Volume 48, Issue 7- July 2013
School District Apologizes, Settles Wired Glass Lawsuit for $2 Million
The Kent (Wash.) Unified School District is out $2 million and publicly apologizing after agreeing to settle a lawsuit stemming from a glass-related incident at one of its schools that nearly resulted in the death of a student more than five years ago.
School officials declined to comment, but sources close to the situation say the deal ends a suit brought against the school district for negligence following a December 2007 mishap in which a then-15-year-old high school student fell while climbing atop a stack of rolled up wrestling mats. The young man nearly bled to death after careening into the nearby wired glass in the gym and nearly severing off his entire arm.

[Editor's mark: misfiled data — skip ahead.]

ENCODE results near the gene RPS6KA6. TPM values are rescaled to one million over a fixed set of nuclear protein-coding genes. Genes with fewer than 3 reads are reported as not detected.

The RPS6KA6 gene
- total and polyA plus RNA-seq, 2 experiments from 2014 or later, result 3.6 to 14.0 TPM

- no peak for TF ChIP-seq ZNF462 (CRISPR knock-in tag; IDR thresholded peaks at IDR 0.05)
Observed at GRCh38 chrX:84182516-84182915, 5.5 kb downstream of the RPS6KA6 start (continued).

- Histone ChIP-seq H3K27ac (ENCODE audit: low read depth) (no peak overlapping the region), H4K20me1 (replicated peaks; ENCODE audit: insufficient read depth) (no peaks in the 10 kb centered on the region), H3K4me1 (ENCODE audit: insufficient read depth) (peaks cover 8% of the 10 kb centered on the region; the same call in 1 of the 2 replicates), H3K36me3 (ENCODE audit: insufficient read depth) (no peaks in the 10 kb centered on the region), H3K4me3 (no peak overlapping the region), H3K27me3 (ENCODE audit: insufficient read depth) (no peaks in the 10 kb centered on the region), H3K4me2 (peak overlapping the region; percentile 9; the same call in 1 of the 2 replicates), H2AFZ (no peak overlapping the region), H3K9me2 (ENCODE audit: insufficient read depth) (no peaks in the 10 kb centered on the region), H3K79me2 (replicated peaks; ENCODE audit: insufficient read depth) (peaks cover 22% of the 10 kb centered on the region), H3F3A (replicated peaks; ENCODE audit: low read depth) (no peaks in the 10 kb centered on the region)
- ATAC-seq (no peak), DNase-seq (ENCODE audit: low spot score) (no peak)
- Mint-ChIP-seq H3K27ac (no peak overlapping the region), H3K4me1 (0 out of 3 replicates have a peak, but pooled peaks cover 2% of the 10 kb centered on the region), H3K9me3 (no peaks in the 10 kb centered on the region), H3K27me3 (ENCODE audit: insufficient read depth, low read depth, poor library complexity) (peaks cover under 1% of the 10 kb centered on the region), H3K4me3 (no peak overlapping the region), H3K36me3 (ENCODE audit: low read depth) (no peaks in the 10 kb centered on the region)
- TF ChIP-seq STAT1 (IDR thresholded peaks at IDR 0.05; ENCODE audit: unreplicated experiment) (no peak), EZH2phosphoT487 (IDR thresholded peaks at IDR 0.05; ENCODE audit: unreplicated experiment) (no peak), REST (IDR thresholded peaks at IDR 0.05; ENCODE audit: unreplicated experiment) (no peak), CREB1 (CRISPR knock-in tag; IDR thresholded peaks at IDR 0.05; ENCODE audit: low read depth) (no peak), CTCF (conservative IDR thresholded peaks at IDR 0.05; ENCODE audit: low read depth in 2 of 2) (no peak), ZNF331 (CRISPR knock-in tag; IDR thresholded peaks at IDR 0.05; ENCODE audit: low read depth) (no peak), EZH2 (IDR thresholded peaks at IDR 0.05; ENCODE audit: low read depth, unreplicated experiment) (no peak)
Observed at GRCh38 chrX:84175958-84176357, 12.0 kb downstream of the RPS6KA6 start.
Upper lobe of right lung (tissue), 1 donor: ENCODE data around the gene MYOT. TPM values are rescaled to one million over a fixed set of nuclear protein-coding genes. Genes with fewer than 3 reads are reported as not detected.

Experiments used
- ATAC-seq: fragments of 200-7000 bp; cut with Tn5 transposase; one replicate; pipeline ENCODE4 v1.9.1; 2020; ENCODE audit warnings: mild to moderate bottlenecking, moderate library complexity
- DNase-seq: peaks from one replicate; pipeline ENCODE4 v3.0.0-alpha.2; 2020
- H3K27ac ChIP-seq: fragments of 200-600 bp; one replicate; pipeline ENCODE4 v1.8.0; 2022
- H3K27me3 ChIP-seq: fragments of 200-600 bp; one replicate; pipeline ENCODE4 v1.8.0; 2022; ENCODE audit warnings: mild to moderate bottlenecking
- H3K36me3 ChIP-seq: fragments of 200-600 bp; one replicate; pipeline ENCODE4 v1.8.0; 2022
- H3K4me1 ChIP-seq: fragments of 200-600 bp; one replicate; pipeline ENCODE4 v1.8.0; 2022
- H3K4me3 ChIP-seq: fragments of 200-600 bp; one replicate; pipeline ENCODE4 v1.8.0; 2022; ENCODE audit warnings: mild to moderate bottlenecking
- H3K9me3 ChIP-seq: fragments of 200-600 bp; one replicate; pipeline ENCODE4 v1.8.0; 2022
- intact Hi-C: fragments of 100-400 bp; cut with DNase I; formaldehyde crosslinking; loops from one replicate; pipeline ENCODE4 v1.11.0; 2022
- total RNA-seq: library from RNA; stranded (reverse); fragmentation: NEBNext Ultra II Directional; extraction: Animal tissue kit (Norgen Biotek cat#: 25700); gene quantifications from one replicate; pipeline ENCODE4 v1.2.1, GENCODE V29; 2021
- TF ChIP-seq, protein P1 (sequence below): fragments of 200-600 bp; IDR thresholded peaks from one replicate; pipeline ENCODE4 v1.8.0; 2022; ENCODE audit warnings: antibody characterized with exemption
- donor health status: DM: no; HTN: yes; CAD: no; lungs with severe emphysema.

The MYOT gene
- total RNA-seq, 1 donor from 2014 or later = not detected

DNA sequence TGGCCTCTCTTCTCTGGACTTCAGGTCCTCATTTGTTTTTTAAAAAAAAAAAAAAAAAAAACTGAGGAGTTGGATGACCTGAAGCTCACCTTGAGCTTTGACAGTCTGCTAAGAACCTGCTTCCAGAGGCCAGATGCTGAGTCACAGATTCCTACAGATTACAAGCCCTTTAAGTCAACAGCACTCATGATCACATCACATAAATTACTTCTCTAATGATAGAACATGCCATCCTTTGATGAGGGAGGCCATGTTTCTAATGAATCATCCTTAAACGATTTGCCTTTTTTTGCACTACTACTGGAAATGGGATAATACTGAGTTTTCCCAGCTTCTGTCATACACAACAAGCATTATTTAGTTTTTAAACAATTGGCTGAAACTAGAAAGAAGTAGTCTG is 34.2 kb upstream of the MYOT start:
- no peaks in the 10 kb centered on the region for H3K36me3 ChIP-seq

He lived, but has endured extensive medical procedures in the years since with little chance of ever regaining full use of his arm again, the source says.
The unnamed student later filed suit against the school district, saying school officials should have been aware of the inherent danger and removed it from close proximity of their students.
School attorneys argued that they were not liable since the student and his parents had signed a waiver absolving them of responsibility should anything unexpected happen in an extracurricular activity.
The case has struck a personal chord for glass safety activist Greg Abel, a former law enforcement officer whose own son was seriously injured while exiting a University of Oregon sporting complex in 2001. Abel is hopeful that something good will come out of the latest tragic accident.
“It just drives me crazy,” he says. “The problem is there.
[School officials] know it’s there. They need to do something about it.”